The Importance of Water Conservation and Early Education

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The Importance of Water Conservation and Early Education

By Susan Gottlieb

You don’t need a degree in hydrology to conserve water. You just need a passion for the environment and a deep understanding of how critical the water shortage is. In fact, the World Bank reports that “80 countries now have water shortages that threaten health and economies while 40 percent of the world — more than 2 billion people — have no access to clean water or sanitation.” What can we do?

My first water conservation memories are from the 1940’s with my parents admonishing my two sisters and me not to waste water. My family was living in a remote area of Canada where water was in abundance but where most people didn’t have running water in their homes. There were times when my mother was forced to haul water from a well (which was the distance of a city block) to our home where she would bath her 3 little girls, then wash our clothes in the bath water and then use the same water to wash the floors.

It was this early lifestyle that led me into the world of conservation and restoration. In the 1980’s, my husband Dan and I spent many weekends driving the back roads of California. During those trips we could see the degradation of lakes such as Owens Lake in the Sierras and we learned that in 1941, the Los Angeles Department of Water and Power began diverting Mono Lake’s (www.monolake.org) freshwater tributary streams to meet the growing demands of Los Angeles. The lake had lost 40 vertical feet of its original depth and the entire Mono Lake ecosystem was collapsing.

I was determined, in my own small way, to help mitigate the damage that was being done by Southern Californians in our endless efforts to bring the tropics to the drylands – large, perfectly manicured lawns surrounded by lush tropical flower beds and trees. Most of which require not only gallons of water frequently and regularly, but fertilizers and insecticides, to stay in good condition in this inhospitable (to them) environment. Along with cutting the amount of water we use, water conservation, in my opinion, includes keeping pollutants out of our waterways.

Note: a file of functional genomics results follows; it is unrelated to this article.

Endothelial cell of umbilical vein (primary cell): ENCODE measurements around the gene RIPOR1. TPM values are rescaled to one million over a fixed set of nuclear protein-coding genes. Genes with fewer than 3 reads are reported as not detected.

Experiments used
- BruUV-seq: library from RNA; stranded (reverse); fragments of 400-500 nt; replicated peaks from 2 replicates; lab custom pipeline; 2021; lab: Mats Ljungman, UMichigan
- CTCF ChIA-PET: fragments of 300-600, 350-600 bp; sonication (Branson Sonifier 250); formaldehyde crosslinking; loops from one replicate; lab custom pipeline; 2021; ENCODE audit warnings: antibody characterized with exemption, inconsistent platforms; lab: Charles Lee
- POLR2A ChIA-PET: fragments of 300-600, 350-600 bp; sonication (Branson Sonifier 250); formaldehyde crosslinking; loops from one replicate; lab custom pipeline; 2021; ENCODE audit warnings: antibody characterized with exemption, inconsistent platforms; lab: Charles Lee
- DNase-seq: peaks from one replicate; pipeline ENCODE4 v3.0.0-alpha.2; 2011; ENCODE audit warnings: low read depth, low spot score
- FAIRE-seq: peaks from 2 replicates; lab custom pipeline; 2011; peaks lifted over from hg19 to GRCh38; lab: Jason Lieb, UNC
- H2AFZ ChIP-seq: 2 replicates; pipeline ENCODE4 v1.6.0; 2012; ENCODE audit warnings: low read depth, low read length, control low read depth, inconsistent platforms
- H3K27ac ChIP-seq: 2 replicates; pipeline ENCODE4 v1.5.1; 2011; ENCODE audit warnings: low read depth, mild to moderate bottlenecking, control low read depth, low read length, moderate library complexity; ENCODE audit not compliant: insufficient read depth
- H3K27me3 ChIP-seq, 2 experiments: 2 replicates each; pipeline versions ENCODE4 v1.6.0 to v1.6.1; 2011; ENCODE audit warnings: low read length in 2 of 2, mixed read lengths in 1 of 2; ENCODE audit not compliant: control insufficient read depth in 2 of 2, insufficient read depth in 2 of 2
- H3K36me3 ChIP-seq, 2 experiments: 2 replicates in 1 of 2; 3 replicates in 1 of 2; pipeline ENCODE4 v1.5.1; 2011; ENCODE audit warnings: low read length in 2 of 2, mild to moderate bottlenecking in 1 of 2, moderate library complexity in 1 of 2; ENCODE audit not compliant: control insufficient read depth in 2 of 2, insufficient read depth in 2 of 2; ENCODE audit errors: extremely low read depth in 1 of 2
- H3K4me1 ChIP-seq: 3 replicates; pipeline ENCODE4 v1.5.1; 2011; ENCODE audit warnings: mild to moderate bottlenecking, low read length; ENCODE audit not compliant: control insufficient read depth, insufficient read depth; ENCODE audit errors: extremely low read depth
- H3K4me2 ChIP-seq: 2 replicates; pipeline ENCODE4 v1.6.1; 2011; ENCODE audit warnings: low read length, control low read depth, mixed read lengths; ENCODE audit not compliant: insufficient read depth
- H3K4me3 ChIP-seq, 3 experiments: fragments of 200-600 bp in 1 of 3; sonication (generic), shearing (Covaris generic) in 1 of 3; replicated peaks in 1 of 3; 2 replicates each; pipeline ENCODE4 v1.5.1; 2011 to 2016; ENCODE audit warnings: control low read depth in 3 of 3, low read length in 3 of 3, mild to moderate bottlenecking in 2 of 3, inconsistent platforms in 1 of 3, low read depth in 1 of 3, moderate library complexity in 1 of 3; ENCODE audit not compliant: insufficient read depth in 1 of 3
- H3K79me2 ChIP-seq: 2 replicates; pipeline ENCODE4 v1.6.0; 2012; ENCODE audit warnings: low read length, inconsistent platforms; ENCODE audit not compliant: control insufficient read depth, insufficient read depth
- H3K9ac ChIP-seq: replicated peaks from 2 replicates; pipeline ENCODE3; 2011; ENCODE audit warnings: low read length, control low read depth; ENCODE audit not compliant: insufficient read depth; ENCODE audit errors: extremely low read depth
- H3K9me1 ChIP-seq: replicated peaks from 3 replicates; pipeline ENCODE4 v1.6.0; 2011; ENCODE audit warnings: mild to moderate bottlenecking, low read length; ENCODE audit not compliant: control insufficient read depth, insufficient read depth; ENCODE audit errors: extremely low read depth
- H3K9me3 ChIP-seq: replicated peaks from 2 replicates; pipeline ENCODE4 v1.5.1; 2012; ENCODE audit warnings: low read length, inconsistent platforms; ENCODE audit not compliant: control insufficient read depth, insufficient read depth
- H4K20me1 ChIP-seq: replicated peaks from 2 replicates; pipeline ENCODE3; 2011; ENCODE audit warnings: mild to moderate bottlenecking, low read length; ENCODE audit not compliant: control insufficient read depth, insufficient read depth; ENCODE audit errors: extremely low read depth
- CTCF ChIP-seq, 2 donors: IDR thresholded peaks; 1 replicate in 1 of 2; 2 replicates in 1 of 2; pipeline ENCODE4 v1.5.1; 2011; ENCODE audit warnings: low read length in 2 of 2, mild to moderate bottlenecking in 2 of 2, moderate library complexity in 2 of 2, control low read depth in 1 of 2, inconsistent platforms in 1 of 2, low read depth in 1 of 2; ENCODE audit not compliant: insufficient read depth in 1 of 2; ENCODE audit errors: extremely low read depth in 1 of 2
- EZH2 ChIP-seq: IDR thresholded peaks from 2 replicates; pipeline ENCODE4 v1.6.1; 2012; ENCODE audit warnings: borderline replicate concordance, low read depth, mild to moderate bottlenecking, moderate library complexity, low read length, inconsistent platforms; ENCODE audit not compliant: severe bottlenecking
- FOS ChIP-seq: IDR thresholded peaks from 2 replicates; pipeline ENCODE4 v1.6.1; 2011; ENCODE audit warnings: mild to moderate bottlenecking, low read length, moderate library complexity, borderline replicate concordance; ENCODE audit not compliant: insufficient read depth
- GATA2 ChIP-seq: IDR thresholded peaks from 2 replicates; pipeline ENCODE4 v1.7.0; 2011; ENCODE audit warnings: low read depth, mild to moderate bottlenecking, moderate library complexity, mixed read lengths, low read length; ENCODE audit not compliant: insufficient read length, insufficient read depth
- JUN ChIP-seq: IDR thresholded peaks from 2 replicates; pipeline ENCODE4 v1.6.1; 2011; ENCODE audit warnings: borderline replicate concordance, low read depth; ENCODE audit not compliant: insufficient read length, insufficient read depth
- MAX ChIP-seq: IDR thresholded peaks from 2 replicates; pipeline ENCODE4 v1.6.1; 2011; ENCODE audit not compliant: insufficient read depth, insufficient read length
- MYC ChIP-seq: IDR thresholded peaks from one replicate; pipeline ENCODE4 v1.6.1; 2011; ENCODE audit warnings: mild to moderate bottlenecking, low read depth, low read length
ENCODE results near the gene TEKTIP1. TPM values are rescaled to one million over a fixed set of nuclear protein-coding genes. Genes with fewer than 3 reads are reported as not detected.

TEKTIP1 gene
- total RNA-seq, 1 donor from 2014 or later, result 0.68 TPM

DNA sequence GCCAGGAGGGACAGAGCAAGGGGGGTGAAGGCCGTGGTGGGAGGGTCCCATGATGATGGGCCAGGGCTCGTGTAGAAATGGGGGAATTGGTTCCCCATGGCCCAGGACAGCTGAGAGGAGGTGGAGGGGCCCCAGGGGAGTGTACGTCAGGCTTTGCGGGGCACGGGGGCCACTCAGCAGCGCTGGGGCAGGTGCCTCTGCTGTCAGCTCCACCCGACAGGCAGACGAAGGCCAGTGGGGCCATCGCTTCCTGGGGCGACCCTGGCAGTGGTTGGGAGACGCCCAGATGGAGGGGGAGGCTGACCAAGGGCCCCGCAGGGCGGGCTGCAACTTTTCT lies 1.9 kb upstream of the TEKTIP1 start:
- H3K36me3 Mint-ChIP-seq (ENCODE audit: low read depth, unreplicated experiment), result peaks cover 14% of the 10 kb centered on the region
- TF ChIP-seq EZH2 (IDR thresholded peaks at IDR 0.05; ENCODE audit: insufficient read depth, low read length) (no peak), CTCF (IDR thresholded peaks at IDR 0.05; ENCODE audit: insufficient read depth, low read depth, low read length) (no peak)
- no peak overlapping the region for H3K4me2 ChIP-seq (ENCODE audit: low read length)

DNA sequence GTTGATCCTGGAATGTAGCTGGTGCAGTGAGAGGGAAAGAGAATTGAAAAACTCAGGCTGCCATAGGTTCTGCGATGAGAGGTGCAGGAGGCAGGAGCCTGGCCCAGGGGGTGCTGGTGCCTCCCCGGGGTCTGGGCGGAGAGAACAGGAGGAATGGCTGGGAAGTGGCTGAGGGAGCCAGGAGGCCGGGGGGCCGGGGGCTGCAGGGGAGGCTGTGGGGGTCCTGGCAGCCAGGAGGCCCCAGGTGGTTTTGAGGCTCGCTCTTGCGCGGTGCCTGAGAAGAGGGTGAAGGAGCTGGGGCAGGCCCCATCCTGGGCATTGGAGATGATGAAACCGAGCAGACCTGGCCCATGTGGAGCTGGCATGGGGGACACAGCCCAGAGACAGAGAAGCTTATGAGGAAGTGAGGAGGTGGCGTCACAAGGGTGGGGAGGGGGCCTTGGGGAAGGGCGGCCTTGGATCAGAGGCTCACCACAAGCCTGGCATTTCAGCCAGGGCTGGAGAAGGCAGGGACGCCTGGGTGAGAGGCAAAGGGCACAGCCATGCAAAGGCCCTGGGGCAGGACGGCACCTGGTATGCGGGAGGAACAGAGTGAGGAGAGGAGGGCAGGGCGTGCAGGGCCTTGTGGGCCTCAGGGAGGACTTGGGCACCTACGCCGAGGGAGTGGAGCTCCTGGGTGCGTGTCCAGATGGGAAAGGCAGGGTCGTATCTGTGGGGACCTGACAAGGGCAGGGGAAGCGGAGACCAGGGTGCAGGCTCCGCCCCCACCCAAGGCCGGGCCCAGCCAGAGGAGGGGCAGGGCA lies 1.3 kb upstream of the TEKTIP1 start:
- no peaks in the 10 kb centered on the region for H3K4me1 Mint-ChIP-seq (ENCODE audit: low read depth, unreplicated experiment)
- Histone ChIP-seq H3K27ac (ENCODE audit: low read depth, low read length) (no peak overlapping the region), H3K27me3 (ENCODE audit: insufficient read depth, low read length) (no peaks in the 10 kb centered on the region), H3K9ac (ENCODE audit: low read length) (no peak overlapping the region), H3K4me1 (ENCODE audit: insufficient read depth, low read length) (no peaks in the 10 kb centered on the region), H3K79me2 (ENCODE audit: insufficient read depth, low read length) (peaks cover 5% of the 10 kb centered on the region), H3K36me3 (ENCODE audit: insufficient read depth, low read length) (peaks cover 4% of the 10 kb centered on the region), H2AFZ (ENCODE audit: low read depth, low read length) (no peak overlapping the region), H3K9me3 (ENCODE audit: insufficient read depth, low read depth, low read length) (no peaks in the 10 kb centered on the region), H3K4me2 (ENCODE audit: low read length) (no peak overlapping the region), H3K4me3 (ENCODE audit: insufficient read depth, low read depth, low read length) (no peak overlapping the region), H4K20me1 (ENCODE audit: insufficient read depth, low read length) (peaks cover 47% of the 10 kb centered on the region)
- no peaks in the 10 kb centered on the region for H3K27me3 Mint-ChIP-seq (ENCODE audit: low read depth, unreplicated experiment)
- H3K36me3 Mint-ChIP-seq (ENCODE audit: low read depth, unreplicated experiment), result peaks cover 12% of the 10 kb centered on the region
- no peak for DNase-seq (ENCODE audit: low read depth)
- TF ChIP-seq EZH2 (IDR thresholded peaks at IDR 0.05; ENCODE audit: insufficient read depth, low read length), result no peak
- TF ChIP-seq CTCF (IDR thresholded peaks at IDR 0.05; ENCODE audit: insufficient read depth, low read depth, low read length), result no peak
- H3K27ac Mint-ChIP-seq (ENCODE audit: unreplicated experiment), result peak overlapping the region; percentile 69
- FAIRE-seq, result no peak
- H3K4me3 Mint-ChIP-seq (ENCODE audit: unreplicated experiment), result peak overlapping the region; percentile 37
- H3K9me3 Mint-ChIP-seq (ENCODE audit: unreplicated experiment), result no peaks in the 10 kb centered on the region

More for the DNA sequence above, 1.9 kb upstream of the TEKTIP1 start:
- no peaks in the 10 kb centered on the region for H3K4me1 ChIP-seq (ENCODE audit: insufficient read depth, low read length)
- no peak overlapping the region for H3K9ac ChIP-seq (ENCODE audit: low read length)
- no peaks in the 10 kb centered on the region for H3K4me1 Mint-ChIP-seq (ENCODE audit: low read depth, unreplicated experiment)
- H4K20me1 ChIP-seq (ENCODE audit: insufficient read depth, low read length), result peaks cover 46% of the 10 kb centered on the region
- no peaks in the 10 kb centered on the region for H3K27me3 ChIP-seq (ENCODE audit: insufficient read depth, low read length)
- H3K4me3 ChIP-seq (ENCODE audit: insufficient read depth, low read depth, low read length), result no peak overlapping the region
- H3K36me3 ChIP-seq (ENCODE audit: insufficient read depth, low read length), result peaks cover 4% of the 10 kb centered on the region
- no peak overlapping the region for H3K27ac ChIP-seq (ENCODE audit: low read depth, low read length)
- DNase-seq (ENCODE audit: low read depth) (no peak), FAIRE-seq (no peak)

In 1989, I removed the lawn we had in different parts of our yard and replaced it with rock gardens filled with succulents and cacti. By 1990, I decided that the rest of our one acre property in the hills of West Los Angeles should be planted with drought-tolerant plants so as to lessen our water consumption. In so doing I learned about the wonders of native plants – plants that have evolved in the area to live within the constraints of their environment. They require less water than non-natives, have immunity to diseases, can survive the onslaught of pests to which non-natives would succumb without the help of pesticides – and are totally uninterested in fertilizers which is critical because of their poisonous potential. We now have multitudes of native wildlife in our yard and have been designated a Backyard Wildlife Habitat by the National Wildlife Federation, a distinction earned because we provide food, water, cover and nesting sites for wildlife. What many don’t know is that native plants can be absolutely gorgeous, especially while in bloom. To learn more about California Native Plants go to www.theodorepayne.org or Google your states native plant society.